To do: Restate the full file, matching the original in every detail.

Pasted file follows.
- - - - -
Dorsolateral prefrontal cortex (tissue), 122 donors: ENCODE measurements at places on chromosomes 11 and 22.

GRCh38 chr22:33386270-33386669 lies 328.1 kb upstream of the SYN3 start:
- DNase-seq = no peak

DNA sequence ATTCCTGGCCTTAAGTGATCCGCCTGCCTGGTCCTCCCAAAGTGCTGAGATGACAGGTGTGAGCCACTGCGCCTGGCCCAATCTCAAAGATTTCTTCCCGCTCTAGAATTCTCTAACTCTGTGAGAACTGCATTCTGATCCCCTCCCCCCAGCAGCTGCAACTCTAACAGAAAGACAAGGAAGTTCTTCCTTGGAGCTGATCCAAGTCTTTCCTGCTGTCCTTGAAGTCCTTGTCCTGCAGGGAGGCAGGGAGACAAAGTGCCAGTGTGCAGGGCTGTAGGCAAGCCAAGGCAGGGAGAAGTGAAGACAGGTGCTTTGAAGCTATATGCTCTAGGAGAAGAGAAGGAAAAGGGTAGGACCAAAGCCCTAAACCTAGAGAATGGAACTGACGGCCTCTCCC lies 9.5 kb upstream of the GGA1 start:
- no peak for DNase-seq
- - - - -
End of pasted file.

Dorsolateral prefrontal cortex (tissue), 122 donors: ENCODE measurements at places on chromosomes 11 and 22.

GRCh38 chr22:33386270-33386669 lies 328.1 kb upstream of the SYN3 start:
- DNase-seq = no peak

DNA sequence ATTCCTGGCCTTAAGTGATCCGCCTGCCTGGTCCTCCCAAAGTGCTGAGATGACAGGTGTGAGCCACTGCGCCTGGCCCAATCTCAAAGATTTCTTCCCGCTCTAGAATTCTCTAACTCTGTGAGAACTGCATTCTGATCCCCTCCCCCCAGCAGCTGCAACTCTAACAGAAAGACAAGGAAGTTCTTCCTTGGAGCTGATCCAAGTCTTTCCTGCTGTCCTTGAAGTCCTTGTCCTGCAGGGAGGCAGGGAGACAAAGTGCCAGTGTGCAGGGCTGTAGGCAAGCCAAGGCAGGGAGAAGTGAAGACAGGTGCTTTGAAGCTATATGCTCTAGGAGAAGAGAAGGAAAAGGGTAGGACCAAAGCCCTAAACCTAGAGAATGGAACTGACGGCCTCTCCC lies 9.5 kb upstream of the GGA1 start:
- no peak for DNase-seq